Secondly, I’ll pull together a simple mood board of work and design I like from organizations in the space. In truth, this type of research has been happening in the background throughout the project - but it’s not that I would formally pull things together. Having this kind of mood board in place will help inform the design direction in terms of colour palette, font selection and so on. This is the stage at which those decisions are made. For DataChemist, I wouldn’t be ashamed to say it was a case of ‘safety first’ to some extent. Start-ups selling to large organisations such as banks or publishers need to work hard to present as dependable, reliable and ready to take real responsibility.
That approach and direction can be seen in the mood board below. “Serious and direct whilst bold and innovative” probably describes it best.
Once those steps have been taken I’ll take some of my pencil sketches and work them up accordingly. As you can see, the concepts of plumbing and connection remain front of mind but the treatment hopefully embodies all those lovely adjectives we mentioned above. Now it’s time to take a deep breath and get the client involved!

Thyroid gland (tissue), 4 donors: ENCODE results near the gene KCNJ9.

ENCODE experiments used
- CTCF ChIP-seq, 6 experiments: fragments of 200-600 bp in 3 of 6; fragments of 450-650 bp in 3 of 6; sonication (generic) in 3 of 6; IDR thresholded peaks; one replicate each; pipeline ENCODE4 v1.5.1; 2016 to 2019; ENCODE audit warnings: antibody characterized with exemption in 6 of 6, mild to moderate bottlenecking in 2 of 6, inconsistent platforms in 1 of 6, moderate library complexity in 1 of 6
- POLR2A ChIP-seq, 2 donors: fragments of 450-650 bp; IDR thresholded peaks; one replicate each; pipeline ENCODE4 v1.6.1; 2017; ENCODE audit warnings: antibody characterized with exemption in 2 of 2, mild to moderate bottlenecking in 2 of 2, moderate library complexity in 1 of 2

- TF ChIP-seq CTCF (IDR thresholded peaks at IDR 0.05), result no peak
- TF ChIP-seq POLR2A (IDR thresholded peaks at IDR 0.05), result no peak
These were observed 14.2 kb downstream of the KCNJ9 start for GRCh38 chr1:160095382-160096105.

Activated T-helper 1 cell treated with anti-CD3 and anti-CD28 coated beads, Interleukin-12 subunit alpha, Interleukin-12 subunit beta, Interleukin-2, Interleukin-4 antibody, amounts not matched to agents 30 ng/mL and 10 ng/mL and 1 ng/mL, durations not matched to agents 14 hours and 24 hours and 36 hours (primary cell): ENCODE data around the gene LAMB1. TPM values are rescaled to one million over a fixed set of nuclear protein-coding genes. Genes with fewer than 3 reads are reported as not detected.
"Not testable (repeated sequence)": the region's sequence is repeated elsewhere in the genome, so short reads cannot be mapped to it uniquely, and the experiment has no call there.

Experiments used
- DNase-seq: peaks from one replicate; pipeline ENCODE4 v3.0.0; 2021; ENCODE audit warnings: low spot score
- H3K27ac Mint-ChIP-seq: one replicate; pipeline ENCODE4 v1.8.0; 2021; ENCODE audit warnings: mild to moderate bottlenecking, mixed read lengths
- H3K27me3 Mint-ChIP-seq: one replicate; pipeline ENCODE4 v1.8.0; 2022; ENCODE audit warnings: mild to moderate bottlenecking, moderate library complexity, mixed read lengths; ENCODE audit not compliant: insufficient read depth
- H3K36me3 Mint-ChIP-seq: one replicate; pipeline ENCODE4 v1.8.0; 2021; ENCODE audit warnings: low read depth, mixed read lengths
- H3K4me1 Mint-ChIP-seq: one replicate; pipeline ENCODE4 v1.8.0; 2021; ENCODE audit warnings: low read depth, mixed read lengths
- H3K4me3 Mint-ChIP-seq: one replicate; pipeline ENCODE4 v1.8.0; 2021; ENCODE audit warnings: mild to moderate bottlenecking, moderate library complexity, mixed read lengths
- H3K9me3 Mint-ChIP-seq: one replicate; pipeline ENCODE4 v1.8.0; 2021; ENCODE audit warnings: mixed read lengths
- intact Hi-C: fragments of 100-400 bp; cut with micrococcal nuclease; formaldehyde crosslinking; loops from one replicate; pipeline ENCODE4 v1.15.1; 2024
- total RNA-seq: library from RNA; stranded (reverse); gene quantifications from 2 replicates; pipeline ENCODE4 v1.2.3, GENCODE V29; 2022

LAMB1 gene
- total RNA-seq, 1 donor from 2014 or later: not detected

4. Show And Edit
I’m a great believer in getting the client involved early. The old days of the ‘big reveal’ are over, or they certainly are for my generation. As long as boundaries are clear and a client is under strict instructions not to pick up a pen I like to work collaboratively. So the truth is, where appropriate I may well have shared some direction already.
At this stage that becomes formalised and we’ll look at three potential approaches. I won’t have ‘finished’ these necessarily. We’ll chat about what we like and what we don’t and revise until we are both happy. As a designer I care a little too much about what goes out the door, but the client lives with it for the rest of their life or something that feels like it. I’m involved, they are committed.
In this instance we immediately honed in on the circular logo that played with a visualisation of ‘data intelligence’ through combined intricate patterns ( or ‘plumbing circle’ if you are feeling less poetic) but after some discussion felt it may appear over complex and not necessarily support being reproduced on less-than-perfect printers, scanners and so on. A great example in designing for everyday life. With that in mind we revised again and delivered the logo as shown.
5. Build Out The Style Guide
Last but not least - I build out and share with the client a full style guide. A logo does not and cannot live in isolation. We need various versions for different situations, but we also need a colour palette, illustration guide, font guides for written documents - everything that enables anyone designing on behalf of the client to do so in a consistent and great looking way. When, and only when, that style guide is handed over, the job is done
That last group includes us of course. We’re busy building an online presence for DataChemist right now. Watch this space!